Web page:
In a wild twist of history, a failed desert state led to the persistent legends of the Bear Lake monster of the American southwest. In the mid 1800s the Church of the Latter-day Saints proposed creation of the State of Deseret which included nearly all of present day Utah and Nevada along with large portions of California and Arizona, and parts of Colorado, New Mexico, Wyoming, Idaho, and Oregon. They also decided to procure a printing press and begin the Deseret Newspaper to service the community they were trying build. Then along came a Mormon pioneer by the name of Joseph Rich who wrote to the paper describing a fantastic water devil said to inhabit the waters of Bear Lake.
The Bear Lake monster is described as serpentine but with stubby legs and knobs on its head the size of pinecones. It was said this wasn’t a single animal but a small population of these animals ranging in size from a horse to a dinosaur. They were reported as swimming very fast, faster than anything available to humans at the time, and spouting water like a whale exhalation when it surfaces.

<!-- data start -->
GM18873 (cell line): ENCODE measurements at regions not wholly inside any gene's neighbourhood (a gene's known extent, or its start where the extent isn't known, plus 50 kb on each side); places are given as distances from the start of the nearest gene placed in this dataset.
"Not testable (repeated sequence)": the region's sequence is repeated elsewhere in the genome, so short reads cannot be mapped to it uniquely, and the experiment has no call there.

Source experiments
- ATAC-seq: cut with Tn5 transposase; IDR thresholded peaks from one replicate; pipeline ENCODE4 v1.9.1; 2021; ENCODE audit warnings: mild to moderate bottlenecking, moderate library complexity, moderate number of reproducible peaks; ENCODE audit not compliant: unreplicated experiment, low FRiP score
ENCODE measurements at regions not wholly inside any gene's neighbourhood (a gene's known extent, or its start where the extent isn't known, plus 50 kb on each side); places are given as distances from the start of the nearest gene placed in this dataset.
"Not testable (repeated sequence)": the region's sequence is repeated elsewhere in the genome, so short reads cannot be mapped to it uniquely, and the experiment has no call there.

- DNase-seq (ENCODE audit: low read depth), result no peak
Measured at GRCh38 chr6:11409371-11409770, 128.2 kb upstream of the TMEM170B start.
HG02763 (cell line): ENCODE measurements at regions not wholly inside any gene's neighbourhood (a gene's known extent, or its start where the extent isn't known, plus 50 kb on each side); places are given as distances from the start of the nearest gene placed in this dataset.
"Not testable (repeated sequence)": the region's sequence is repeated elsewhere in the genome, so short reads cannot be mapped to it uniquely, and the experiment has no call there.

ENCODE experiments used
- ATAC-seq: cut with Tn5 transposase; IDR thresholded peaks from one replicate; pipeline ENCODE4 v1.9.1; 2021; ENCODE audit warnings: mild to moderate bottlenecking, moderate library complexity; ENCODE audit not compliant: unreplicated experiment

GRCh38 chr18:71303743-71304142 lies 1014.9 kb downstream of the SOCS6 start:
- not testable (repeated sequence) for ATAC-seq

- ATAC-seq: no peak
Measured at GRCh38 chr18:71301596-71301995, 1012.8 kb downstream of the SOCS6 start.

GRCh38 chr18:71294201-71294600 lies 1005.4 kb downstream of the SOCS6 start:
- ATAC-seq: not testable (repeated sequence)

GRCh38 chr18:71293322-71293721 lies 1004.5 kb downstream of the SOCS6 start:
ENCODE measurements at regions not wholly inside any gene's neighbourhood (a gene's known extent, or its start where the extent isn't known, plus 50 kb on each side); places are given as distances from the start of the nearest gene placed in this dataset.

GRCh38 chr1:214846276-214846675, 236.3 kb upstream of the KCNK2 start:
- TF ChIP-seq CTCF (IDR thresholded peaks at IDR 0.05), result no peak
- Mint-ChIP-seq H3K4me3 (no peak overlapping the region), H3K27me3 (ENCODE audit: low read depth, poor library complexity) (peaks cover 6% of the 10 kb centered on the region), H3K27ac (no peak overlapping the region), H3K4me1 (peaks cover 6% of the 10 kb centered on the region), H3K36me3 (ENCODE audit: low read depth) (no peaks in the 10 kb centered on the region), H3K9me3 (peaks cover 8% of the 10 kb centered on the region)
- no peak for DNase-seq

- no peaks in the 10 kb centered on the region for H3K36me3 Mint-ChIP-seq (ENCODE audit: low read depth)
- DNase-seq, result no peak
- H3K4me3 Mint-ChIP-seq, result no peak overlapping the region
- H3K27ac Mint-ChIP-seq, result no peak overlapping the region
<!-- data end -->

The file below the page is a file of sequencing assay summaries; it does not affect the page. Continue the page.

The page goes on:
The article in the Deseret News suggested that if somebody were to catch this lake monster that it would show up the famous American showman P.T. Barnum. This was really following in the footsteps of Barnum who glorified his fakes as fakes so well that people still flocked to see them and refused to believe they were in anyway less than authentic, accusing Barnum of saying they were fake merely to create more business.
After the publication of the news story on Bear Lake and it’s alleged monster population, many of the local residents began to attest to sightings themselves and tried to imbue a sense of legitimacy to these claims by citing Native American legends that supposedly spoke of these creatures.
Joseph Rich went on to become an elected official and about 25 years after the Bear Lake article had been published he admitted it was a first class lie designed to drive more interest and settlers to the area, which it did although they ultimately failed to create a single Mormon state from the territory. Sightings of the lake monster do occasionally still pop up but the lack of continued sightings nor admittance of its fabrication have not diminished cryptozoology tourism to the area, which the town has happily encouraged with such things as an official boat tour in a monster-shaped boat.